Carbon trading, for example, is something that European governments are pushing for and businesses are implementing and using. In my opinion, it doesn’t seem to be such a great idea and I doubt it will make any real difference the way the scheme works at the moment. Carbon trading is an inherently capitalist idea – to make a profit from global warming by trading carbon credits and to allow polluting businesses to continue polluting by buying credits from less polluting countries or businesses. And governments are happy with it because it looks like they are acting on climate change without actually doing anything. There is also a moral issue about carbon trading which was recently pointed out by the former socialist UK politician, Tony Benn. He compared the need to reduce carbon output with rationing in Britain during the Second World War, the idea being that everyone got their fair share regardless of wealth. He compared Carbon trading with the war-time black market racketeering which allowed those with money to get more than their fair share.
Viewed like this, carbon trading is about as far away from eco-socialism as you can get, nor is it a great credit to capitalists who are trying to do as little as possible and dump their problems on others. However, with nationalisation so out of fashion, large corporations do have a role to play. A large energy company might be persuaded to produce alternative fuels or build a solar power station instead of a coal powered one. These are enterprises that governments are reluctant to do on their own. The motivation would be profit rather than any altruistic concern, but at this stage does that really matter? In Spain, which now has a left wing government, we are seeing the growth in solar power stations. And throughout Europe ecological concerns are moving up the agenda whether it’s recycling or alternative energy. Sometimes it’s driven by government and at other times by private enterprise.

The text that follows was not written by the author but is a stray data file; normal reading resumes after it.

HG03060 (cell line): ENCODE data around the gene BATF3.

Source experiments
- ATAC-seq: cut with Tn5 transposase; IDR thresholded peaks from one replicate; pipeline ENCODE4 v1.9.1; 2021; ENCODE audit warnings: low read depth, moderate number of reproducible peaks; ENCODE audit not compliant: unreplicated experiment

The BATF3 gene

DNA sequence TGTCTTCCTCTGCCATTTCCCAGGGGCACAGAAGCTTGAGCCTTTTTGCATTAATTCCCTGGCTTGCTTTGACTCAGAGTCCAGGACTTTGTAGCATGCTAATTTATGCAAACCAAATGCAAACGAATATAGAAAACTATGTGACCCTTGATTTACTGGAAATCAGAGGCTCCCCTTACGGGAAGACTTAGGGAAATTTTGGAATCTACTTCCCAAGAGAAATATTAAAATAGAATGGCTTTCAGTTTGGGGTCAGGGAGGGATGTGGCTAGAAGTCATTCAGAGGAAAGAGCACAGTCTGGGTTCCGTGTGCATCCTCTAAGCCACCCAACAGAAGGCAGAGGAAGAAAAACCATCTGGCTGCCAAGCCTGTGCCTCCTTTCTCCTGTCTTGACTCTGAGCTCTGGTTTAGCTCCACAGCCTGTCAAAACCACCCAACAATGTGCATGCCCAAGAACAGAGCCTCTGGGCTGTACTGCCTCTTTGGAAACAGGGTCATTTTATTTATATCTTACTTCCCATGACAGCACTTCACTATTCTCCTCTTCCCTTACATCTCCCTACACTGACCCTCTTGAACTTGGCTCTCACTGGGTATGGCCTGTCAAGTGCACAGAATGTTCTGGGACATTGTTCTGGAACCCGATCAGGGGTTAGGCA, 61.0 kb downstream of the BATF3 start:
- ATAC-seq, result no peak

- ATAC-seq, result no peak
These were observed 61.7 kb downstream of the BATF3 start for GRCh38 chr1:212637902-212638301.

As the problems of climate change become more evident, bigger solutions will be needed. Producing a car which uses a different fuel isn’t really a complete answer when you think of the energy used to produce that car and the roads it will drive on. Capitalists wouldn’t lose much sleep if their fields of biofuel meant starvation for others. This is where eco-capitalist ideas fall down. Eco-socialism would, ideally, recognise that resources are limited and focus more on things like public transport and the need for us to consume less (the antithesis of capitalist ideology) and also bringing in laws which would be unpopular but may be necessary (restricting cheap flights is a prime example). If those governments are voted in democratically by a population that recognised the need for change but also the near impossibility of implementing change by themselves then those governments would have the mandate to impose environmentally sound legislation.
At the end of the day, I don’t think climate change is a matter to be tackled solely by ideologies but by values. Ideologies are limited geographically but climate change doesn’t recognise borders. This fact, of course, implies a need for larger international organisations to play a more forceful role, but after seeing the performance of world leaders at the recent G8 summit, I’m pessimistic about that. Eco-socialism or eco-capitalism, it’s the ‘eco’ that matters most and the challenge is to get governments and the people they represent to recognise that.